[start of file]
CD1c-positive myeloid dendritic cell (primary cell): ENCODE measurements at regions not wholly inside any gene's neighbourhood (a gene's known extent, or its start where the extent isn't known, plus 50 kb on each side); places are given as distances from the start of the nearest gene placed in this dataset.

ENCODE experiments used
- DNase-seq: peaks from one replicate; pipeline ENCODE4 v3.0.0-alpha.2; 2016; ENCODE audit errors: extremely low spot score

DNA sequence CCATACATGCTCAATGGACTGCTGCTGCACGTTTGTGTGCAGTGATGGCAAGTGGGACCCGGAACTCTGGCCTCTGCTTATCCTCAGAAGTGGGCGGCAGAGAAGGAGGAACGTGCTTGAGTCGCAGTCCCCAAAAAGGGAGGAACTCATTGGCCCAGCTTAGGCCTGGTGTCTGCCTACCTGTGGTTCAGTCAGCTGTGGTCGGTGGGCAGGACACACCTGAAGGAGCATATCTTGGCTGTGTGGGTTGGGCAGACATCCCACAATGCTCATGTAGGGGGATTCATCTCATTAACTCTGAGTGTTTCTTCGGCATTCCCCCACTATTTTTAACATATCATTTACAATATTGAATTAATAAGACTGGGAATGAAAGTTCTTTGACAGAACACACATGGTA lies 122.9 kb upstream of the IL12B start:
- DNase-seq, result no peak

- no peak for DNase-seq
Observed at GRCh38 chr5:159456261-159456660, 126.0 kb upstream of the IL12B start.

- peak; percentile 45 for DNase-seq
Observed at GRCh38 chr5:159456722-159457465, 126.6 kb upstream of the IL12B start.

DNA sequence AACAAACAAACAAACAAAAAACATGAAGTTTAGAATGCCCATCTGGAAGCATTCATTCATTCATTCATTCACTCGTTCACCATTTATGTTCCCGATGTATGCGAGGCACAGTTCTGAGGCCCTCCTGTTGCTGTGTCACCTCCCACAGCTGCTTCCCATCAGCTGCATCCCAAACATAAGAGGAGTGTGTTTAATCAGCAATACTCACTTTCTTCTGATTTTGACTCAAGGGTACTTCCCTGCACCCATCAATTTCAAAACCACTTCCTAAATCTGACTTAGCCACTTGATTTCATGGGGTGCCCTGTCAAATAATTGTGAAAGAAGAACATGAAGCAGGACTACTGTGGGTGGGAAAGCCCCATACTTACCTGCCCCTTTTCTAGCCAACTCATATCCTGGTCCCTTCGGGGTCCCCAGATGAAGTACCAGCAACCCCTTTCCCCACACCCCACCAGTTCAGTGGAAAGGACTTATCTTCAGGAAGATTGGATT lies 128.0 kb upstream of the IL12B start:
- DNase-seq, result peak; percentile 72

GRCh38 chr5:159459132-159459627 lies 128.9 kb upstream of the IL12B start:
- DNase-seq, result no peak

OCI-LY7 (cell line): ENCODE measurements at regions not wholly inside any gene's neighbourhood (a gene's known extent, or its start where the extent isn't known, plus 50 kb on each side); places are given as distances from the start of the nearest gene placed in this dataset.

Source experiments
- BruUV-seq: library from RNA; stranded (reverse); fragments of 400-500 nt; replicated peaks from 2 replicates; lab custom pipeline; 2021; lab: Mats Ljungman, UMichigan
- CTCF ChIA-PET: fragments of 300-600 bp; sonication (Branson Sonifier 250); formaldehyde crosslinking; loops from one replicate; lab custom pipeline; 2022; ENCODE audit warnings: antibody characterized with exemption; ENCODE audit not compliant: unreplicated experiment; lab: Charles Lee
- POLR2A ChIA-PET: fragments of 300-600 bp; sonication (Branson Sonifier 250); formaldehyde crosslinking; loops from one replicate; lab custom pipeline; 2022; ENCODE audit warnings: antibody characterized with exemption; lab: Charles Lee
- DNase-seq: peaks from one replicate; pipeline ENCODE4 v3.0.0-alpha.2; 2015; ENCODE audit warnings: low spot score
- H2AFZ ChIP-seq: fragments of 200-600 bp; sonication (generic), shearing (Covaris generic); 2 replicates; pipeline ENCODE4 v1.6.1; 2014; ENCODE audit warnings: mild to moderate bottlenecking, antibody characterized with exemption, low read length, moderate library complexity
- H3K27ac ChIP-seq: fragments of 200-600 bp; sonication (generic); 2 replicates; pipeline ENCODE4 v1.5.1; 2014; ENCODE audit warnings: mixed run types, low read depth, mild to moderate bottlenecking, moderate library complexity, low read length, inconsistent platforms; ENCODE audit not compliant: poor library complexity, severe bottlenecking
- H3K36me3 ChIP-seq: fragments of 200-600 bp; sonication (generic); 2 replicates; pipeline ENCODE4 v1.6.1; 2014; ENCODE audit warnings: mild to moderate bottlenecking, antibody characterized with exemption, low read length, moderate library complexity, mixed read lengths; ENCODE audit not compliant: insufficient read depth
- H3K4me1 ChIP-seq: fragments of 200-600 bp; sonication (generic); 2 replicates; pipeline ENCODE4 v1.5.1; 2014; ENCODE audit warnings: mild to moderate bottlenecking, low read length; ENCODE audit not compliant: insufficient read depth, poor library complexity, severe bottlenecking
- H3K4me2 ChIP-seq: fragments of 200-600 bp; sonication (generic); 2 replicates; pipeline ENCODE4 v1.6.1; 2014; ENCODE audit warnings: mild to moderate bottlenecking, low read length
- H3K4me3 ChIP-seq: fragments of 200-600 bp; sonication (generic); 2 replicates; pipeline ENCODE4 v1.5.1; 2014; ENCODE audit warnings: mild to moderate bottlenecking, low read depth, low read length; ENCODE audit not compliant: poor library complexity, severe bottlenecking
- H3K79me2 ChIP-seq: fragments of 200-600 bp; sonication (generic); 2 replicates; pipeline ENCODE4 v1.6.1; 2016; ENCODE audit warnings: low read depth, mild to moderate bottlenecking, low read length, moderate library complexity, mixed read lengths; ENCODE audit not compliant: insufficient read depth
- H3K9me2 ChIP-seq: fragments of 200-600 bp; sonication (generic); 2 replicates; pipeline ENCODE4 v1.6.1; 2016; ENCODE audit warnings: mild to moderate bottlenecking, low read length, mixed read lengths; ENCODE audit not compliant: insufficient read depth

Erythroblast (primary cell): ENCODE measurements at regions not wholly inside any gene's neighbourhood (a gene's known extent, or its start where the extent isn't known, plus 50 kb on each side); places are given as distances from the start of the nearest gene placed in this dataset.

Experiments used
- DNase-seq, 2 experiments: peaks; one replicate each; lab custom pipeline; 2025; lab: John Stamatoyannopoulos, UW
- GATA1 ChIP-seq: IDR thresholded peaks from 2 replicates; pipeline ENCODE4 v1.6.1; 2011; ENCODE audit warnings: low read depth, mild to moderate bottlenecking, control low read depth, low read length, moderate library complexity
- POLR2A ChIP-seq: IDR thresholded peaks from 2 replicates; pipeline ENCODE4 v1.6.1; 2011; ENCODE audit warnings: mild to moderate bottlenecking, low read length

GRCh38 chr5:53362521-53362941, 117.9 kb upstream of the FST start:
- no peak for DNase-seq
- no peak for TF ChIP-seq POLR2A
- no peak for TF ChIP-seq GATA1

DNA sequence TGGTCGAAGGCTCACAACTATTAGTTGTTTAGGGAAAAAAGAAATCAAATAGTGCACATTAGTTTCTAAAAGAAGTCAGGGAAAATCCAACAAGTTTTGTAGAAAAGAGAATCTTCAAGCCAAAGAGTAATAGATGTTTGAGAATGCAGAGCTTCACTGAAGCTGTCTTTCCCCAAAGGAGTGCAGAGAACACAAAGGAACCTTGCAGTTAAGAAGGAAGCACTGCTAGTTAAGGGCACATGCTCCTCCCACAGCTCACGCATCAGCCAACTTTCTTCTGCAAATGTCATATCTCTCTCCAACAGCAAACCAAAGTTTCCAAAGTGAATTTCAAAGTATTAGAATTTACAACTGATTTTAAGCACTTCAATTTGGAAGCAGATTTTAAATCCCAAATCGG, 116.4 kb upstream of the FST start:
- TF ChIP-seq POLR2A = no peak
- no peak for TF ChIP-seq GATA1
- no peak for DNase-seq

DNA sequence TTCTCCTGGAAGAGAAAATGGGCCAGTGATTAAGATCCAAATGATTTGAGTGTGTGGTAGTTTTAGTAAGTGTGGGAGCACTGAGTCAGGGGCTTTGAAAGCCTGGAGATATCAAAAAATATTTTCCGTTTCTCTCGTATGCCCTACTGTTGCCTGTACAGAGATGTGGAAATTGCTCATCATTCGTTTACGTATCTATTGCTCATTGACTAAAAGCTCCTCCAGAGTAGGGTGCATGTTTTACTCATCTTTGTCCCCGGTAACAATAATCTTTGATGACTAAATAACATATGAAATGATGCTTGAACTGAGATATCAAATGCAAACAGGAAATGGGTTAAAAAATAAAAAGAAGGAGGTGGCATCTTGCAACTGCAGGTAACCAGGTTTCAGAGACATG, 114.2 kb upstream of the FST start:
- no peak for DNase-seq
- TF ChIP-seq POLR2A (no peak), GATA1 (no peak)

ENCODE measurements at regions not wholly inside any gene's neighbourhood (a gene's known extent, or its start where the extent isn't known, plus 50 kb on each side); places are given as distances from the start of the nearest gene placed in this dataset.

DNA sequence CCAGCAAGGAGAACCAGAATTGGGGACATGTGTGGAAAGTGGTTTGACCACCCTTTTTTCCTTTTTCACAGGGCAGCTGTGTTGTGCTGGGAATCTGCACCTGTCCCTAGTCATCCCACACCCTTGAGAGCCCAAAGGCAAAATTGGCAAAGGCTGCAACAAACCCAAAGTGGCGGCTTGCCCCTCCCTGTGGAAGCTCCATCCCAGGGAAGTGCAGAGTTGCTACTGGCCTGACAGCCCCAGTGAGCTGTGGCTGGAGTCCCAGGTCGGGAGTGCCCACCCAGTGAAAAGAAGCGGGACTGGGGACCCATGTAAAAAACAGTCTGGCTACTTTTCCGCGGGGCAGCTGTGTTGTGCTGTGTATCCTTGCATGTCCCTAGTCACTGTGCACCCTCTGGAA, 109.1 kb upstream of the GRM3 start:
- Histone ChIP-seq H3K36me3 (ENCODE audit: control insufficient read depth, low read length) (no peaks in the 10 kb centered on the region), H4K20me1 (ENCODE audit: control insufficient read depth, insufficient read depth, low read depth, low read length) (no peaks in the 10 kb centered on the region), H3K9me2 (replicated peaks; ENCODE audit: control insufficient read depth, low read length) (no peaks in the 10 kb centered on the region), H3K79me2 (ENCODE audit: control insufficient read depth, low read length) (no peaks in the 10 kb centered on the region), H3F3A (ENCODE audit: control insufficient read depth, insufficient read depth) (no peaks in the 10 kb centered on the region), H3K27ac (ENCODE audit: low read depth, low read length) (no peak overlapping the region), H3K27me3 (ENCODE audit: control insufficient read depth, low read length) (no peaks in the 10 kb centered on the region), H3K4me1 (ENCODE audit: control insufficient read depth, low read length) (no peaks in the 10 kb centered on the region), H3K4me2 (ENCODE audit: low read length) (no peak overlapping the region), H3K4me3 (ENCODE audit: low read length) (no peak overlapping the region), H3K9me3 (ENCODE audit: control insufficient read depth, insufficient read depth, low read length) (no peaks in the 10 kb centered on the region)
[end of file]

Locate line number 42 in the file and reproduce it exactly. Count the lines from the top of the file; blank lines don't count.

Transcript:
- no peak for DNase-seq